Scientists Detect Two Dozen Computers Trying To Sabotage Tor Privacy Network
"... almost two dozen computers that were actively...", "Two of the 25 servers... ".
Oh, they clear that up nicely - "Almost two dozen" is actually 25. Perhaps dozen is like gallon: different sizes in different countries.
NASA's Next Frontier: Growing Plants On the Moon
The "coffee can" is a US unit unknown to the rest of the world. We buy our coffee in packets or jars (of differing sizes). How big is a coffee can?
Captain Cyborg Is Back! Kevin Warwick Predicts the Future
If the good captain is back in the public eye, it probably means he had a new book to promote.
Using Truth Serum To Confirm Insanity
"This certainly raises legal questions on how this is being played out 5th, 14th amendments."
How about a little less of the colloquial and a little more grammar?
The author could look "infer" up in the dictionary while he's at it.
Team Aims To Build Robot Toddler In Nine Months
WTF does a spider on tank tracks look like? I suspect it would be less creepy than a robot toddler.
Instagram Wants To Sell Users' Photos Without Notice
at what point is enough, enough.
It is like boiling a frog -- if the water gets hotter slowly enough, some frogs won't notice they are being cooked to death.
Gas Prices Jump; California Hardest Hit
Here in the UK, petrol (gasoline) is the equivalent of about $8.30 a gallon. We buy in litres these days and I only realised we are paying > six quid a UK gallon when I did the conversion to post here.
Teardown Finds iPhone 5 Costs Apple About the Same As Did 4S
"Bill of materials" does not mean what the article seems to think. "Bill of materials" is a list of the stuff needed to make something, not the cost of the stuff on the list. http://en.wikipedia.org/wiki/Bill_of_materials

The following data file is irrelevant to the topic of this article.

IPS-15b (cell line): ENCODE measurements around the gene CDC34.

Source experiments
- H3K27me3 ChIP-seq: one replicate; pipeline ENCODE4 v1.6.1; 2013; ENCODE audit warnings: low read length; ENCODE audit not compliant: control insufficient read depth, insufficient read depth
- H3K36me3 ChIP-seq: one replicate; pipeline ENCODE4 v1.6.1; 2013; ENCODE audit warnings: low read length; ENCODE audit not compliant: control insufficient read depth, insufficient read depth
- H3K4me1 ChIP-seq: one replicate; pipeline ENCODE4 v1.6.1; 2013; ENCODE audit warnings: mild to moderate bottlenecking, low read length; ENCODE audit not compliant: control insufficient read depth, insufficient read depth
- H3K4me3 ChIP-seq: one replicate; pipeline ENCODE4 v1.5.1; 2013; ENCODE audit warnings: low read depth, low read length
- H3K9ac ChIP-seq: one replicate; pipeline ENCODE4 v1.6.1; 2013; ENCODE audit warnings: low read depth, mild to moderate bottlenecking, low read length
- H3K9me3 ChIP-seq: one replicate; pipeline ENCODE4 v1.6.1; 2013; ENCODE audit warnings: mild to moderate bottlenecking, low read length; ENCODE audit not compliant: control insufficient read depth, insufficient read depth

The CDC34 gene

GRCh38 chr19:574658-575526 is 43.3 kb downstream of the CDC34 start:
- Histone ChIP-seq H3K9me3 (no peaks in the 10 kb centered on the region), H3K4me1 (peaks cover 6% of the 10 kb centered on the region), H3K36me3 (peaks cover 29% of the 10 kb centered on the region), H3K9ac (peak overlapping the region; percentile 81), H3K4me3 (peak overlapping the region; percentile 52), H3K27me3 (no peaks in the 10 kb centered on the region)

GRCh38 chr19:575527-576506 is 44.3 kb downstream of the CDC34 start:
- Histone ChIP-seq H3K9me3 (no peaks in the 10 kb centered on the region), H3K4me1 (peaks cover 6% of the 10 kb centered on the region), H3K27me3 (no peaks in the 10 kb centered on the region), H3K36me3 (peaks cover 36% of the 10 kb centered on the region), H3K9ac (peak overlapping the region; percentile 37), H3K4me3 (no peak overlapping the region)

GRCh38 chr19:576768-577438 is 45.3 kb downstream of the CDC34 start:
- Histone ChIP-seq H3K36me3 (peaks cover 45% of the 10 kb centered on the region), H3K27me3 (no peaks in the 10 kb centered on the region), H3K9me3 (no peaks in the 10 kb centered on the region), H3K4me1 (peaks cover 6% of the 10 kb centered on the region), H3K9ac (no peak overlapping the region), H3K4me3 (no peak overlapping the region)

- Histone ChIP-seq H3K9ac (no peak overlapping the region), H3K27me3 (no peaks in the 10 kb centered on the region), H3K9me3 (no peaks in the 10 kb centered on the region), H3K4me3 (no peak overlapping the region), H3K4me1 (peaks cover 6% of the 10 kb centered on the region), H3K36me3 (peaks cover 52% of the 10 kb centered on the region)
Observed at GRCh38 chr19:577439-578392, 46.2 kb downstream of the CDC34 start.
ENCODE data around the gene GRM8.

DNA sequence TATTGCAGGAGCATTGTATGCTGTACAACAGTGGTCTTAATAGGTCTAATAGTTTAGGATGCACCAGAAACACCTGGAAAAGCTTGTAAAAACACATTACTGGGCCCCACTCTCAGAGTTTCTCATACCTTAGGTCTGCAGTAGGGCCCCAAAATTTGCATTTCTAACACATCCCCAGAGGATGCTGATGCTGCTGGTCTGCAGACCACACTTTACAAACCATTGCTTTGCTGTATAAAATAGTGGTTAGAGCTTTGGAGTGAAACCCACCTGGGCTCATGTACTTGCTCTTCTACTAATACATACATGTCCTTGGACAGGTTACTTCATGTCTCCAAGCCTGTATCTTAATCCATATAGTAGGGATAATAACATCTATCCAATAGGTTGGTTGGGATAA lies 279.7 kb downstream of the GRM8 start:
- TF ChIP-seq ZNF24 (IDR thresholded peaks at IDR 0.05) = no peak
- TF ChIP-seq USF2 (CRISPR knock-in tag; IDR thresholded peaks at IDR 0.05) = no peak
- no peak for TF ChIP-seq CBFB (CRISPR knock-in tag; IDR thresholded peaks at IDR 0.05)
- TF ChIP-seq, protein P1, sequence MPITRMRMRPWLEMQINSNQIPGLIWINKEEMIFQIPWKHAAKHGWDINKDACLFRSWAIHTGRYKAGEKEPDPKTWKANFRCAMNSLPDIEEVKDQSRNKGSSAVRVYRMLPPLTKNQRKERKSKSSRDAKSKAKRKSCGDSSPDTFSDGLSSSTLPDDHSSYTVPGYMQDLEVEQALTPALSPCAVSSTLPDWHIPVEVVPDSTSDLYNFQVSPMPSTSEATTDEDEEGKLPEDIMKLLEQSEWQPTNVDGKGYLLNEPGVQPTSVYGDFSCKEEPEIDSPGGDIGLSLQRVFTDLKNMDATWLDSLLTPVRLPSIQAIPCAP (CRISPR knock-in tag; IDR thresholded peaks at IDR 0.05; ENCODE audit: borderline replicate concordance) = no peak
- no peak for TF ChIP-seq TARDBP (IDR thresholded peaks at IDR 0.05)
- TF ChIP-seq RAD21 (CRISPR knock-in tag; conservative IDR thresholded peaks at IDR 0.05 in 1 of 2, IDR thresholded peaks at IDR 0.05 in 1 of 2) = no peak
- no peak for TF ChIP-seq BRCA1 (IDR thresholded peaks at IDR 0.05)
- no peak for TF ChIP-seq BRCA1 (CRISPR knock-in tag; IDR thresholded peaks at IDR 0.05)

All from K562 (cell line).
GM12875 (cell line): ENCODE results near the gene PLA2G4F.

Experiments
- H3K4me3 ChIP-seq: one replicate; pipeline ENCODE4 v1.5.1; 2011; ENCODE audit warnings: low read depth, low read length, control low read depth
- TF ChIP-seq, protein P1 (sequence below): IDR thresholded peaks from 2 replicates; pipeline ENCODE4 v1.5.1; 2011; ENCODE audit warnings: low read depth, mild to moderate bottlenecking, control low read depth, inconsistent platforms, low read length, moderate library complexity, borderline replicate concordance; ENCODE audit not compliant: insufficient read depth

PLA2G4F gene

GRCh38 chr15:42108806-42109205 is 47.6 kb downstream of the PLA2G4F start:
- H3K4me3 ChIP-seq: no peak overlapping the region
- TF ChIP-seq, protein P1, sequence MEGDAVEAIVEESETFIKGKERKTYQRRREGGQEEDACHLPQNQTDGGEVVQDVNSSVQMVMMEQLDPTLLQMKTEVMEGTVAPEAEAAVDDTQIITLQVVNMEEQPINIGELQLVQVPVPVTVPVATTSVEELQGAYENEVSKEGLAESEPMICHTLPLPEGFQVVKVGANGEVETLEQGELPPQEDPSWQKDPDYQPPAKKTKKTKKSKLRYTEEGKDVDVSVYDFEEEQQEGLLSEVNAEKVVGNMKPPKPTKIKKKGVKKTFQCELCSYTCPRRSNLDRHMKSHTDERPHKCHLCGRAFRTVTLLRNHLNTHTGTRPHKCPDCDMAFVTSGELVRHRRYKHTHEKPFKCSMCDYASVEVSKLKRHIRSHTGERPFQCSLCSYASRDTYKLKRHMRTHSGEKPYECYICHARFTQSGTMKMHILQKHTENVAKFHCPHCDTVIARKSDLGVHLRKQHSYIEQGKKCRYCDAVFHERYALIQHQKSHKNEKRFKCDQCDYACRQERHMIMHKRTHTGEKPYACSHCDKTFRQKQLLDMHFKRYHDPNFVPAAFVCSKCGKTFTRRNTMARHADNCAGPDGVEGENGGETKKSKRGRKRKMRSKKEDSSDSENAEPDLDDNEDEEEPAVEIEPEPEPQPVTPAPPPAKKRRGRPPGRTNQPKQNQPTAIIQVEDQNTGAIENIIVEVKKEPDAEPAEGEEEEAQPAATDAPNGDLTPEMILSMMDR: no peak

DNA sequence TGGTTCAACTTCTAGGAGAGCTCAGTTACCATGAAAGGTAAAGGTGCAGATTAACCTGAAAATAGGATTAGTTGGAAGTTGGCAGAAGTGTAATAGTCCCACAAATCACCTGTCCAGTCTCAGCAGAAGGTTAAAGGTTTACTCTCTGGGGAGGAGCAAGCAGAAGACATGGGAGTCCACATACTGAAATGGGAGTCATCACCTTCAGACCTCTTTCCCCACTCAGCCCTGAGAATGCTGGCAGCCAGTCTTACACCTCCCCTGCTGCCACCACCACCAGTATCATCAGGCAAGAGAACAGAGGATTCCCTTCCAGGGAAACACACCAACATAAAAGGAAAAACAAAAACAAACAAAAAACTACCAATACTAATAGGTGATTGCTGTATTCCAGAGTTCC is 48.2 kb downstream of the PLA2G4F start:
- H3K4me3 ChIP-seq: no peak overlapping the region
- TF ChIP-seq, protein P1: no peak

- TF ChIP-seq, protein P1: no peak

Ask Slashdot: Teaching Chemistry To Home-Schooled Kids?
OP here. There have been some useful replies to my post, particularly the recommendations of books and on-line resources. Thanks to everyone who posted these. I have already followed up on several and have arranged to spend time with the kids regularly doing science experiments. I plan to focus on explosions, smoke and bad smells which, I think, are the things to keep kids interested. Once they've seen an explosion etc, I hope they will also listen to an explanation of what caused it.
I'll respond to some of the things that have been said here to clarify what is going on:
1) The boy's parents are hippies, not religious. He seems unusually bright to me, but I am obviously biased.
2) There are a lot of home schooled kids in the area and several well-attended support groups. These groups are mostly social, not educational. This area has perhaps the highest population of "alternative" types in the UK.
3) None my grandchildren are forced to learn anything they don't want to. Forcing children to study stuff they can't stand is, IMO, abusive and a waste of everyone's time. My eldest grandchild is 12. She took to reading suddenly a couple of years ago and now reads at a very good adult level. When kids (or adults for that matter) want to learn something, they do it quickly. The eldest grandchild has decided for herself to attend high school to prepare for national exams.
4) At school, I did well in all sciences except chemistry. I don't believe I lacked aptitude, I believe if you wanted to put kids off the subject, you couldn't have done a much better job than the sadistic, boring teacher we had. That was about 45 years ago. Have things have improved? Or just changed?
Passwords Are the Weakest Link In Online Security
I recommend using KeePass on Windows and KeePassX on Linux. I carry my passwords around on a USB stick. I use a password I can remember to access the password database. That wouldn't be too hard to crack, but first the cracker would need to steal the physical stick. KeePass generates nice long unmemorable strings of random characters, so attack without stealing the stick is tough.
One word of warning: one oafishly implemented site I registered with silently truncated the 20 character password I pasted from KeePass to 12 characters.
Best Tool For Remembering Passwords?
As already noted, KeePass is great for Windows. There is also KeePassX for Linux which uses the same file format, so you can move the password database around easily if you use both operating systems.